Sg=aΧb+1E28

where a is a controllable parameter and X is a concentration of gas. At the optimum operating temperature condition, the relation between the sensitivity and gas concentration can be rewritten as:

a=Γtkgas(σ0ΦVmVs)bn0E29

It can be seen that log(Sg-1) has a linear relation with log X having a slope of b value. Thus, b value which represents oxygen ion species on the surface of MOS sensors can be obtained from a slope of a plot between log(Sg-1) and log X.The value of the constant b is normally around either 0.5or 1, depending on the charge state of the surface ion. The adsorbed oxygen ion is O2-for b of 0.5, the adsorbed oxygen ion is O¯ for b of 1.

The plots between log (Sg-1) and log Χ of some works as listed in Table 1 was displayed in Fig 10. It was found that the value b of all sensors is close to 0.5 suggesting that the adsorbed surface oxygen species on ZnO sensor is O2-. In addition, this suggests that the oxygen adsorption species on the surface is independent on the size and morphology of ZnO regardless of bulk, microstructure or nanostructure.

Figure 10.

Plot of sensor response (Sg-1) and ethanol concentration in log scale for ethanol sensor based on different ZnO morphologies. The linear line in the graph has a slope of 0.5.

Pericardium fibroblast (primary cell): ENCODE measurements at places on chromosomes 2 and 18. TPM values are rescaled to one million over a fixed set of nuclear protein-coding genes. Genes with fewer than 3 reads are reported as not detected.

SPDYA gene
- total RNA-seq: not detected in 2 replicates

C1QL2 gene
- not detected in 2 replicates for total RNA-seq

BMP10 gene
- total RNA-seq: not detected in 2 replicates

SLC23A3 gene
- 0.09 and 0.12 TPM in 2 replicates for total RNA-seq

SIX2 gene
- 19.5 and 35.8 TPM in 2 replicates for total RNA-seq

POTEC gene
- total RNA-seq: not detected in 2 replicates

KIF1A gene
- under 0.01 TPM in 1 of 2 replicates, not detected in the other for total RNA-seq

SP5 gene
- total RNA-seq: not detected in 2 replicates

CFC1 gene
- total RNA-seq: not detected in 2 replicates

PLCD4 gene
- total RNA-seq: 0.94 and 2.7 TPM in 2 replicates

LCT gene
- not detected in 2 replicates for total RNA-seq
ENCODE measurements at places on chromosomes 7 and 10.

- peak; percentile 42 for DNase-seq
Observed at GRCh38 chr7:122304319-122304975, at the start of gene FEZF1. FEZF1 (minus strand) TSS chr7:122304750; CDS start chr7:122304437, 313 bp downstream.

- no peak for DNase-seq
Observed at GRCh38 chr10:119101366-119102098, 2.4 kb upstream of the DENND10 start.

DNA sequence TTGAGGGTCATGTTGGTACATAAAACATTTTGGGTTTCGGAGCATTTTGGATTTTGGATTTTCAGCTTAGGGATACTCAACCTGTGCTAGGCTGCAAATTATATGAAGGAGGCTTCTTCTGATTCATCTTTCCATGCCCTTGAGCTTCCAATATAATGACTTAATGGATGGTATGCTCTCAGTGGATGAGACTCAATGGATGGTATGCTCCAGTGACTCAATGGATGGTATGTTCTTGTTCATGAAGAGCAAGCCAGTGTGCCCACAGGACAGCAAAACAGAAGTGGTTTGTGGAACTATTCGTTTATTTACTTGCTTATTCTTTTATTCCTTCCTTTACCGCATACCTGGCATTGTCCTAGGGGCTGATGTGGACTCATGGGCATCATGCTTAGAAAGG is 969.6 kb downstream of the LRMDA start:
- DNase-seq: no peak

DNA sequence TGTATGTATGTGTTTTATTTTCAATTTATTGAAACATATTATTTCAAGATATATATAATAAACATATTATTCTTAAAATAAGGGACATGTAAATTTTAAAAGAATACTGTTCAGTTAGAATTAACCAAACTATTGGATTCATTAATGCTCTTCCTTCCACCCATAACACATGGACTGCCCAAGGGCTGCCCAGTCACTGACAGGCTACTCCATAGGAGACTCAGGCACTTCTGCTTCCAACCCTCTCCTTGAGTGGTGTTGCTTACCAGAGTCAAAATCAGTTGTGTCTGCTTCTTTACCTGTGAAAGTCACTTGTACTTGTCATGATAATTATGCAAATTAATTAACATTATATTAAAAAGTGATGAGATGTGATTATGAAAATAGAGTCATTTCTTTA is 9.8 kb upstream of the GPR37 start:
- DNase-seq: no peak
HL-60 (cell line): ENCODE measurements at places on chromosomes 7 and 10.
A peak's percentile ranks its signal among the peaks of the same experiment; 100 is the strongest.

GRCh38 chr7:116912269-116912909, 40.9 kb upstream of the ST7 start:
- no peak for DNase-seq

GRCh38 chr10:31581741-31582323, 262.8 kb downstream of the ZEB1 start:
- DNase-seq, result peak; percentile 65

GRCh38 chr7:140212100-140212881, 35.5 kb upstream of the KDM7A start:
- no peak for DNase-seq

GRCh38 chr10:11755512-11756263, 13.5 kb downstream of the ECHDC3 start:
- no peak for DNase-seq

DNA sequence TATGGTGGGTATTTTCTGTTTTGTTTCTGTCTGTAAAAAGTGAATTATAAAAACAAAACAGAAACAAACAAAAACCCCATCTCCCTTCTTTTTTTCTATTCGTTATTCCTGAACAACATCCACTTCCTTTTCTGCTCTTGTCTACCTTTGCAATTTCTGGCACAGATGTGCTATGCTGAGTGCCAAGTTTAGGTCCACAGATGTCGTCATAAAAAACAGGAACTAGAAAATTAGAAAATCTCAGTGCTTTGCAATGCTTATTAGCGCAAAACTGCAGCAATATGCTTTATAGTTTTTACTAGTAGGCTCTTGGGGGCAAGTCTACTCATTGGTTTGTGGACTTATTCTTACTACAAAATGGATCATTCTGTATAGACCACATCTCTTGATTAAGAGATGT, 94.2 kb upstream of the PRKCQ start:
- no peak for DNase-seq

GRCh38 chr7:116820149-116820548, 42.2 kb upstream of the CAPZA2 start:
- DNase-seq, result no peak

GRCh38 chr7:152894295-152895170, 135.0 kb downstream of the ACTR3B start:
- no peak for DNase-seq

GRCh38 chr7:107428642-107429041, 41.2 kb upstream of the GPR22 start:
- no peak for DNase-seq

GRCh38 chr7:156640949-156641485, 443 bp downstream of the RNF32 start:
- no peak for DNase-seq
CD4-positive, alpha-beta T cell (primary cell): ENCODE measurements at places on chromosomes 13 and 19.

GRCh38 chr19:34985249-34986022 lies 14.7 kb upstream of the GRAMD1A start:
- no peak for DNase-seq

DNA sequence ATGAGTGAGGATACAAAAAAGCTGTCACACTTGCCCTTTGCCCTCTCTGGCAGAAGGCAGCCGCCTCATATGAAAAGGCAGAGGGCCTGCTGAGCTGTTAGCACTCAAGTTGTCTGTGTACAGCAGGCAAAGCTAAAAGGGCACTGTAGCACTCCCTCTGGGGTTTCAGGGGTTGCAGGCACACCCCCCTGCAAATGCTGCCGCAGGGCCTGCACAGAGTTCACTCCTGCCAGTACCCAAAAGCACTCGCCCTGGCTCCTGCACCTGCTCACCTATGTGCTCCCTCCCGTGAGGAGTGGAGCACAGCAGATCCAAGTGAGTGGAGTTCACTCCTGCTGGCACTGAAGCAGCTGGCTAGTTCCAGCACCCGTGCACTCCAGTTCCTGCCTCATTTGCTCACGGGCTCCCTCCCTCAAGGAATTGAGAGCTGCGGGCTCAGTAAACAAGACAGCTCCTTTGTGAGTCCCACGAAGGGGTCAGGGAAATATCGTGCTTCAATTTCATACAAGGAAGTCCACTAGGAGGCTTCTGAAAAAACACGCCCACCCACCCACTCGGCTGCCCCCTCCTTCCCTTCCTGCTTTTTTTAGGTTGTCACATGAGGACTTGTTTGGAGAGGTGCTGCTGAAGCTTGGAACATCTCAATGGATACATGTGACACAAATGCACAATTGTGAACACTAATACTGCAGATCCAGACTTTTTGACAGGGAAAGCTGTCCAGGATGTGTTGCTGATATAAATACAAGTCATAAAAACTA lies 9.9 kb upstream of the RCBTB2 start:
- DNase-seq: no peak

3.6. Sensor sensitivity

In the section 2 we have explained the sensing formula for n-type and p-type MOS sensor. In this section, we will explain the sensing parameters for understanding in the mechanism of resistance change under air atmosphere and gas atmosphere and will discuss in term of the size and morphology dependence on the sensor sensitivity.

Figure 11.

Sensor sensitivity for different ZnO sizes and morphologies with ethanol concentration of 1,000 ppm.

Let consider a sensitivity of MOS gas sensor based on the different sizes and morphologies as seen in Fig. 11, it can be divided into three cases of MOS ethanol gas sensor.

3.6.1. Bulk ZnO

From Table 2, the sensitivity of a bulk ZnO sensor shows the lowest value compare with that of nanostructures. It can be simply explained by using Eq. (8). The sensing parameter of the surface-to-volume ratio is low for the bulk sensor and thus, the oxygen ion surface density is low resulting in low sensitivity.

3.6.2. Large size nanowires

From Table 2, it can be seen that the sensitivity of MOS sensor based on vertical aligned nanowires (zinc screening nanowires) is higher than that of bulk. The sensitivity is 8.7 for vertical aligned nanowires sensor at 1,000 ppm of ethanol compared to that of about 2 for bulk ZnO gas sensor. The higher sensitivity of MOS sensor based on vertical aligned nanowires can be explained in terms of surface-to-volume ratio parameter (Φ) by using Eq. (11) or (15). Since Φ is proportional to sensitivity, the larger Φ due to nanostructure gives the higher sensitivity for the case of vertical aligned nanowires even though the nanowires are not aligned along the conducting direction.